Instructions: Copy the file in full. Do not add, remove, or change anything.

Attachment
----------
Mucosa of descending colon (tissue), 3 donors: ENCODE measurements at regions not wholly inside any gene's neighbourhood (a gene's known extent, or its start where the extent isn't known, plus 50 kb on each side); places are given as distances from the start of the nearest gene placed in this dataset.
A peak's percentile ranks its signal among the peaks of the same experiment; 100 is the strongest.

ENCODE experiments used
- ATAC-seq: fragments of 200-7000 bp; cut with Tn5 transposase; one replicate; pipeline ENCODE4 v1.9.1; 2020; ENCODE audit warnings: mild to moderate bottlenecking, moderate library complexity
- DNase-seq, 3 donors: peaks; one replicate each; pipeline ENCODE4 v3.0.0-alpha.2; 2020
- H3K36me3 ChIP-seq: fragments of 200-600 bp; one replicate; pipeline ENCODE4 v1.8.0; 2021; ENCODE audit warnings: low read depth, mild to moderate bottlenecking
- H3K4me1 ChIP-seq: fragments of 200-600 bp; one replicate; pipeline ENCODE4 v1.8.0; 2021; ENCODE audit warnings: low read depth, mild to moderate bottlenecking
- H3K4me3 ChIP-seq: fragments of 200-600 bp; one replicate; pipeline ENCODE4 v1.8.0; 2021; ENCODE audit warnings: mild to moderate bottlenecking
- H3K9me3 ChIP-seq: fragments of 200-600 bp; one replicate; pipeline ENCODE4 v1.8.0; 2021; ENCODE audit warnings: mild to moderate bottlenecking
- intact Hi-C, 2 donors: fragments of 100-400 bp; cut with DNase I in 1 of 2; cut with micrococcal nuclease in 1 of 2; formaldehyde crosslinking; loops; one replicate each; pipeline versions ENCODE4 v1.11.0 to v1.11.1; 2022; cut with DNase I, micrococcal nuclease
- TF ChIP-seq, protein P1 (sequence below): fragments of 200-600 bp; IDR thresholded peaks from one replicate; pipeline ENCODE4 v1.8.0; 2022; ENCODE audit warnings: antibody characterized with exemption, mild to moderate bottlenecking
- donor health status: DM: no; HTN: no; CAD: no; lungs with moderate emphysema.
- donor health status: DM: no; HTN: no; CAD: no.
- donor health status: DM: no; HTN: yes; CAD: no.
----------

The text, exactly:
Mucosa of descending colon (tissue), 3 donors: ENCODE measurements at regions not wholly inside any gene's neighbourhood (a gene's known extent, or its start where the extent isn't known, plus 50 kb on each side); places are given as distances from the start of the nearest gene placed in this dataset.
A peak's percentile ranks its signal among the peaks of the same experiment; 100 is the strongest.

ENCODE experiments used
- ATAC-seq: fragments of 200-7000 bp; cut with Tn5 transposase; one replicate; pipeline ENCODE4 v1.9.1; 2020; ENCODE audit warnings: mild to moderate bottlenecking, moderate library complexity
- DNase-seq, 3 donors: peaks; one replicate each; pipeline ENCODE4 v3.0.0-alpha.2; 2020
- H3K36me3 ChIP-seq: fragments of 200-600 bp; one replicate; pipeline ENCODE4 v1.8.0; 2021; ENCODE audit warnings: low read depth, mild to moderate bottlenecking
- H3K4me1 ChIP-seq: fragments of 200-600 bp; one replicate; pipeline ENCODE4 v1.8.0; 2021; ENCODE audit warnings: low read depth, mild to moderate bottlenecking
- H3K4me3 ChIP-seq: fragments of 200-600 bp; one replicate; pipeline ENCODE4 v1.8.0; 2021; ENCODE audit warnings: mild to moderate bottlenecking
- H3K9me3 ChIP-seq: fragments of 200-600 bp; one replicate; pipeline ENCODE4 v1.8.0; 2021; ENCODE audit warnings: mild to moderate bottlenecking
- intact Hi-C, 2 donors: fragments of 100-400 bp; cut with DNase I in 1 of 2; cut with micrococcal nuclease in 1 of 2; formaldehyde crosslinking; loops; one replicate each; pipeline versions ENCODE4 v1.11.0 to v1.11.1; 2022; cut with DNase I, micrococcal nuclease
- TF ChIP-seq, protein P1 (sequence below): fragments of 200-600 bp; IDR thresholded peaks from one replicate; pipeline ENCODE4 v1.8.0; 2022; ENCODE audit warnings: antibody characterized with exemption, mild to moderate bottlenecking
- donor health status: DM: no; HTN: no; CAD: no; lungs with moderate emphysema.
- donor health status: DM: no; HTN: no; CAD: no.
- donor health status: DM: no; HTN: yes; CAD: no.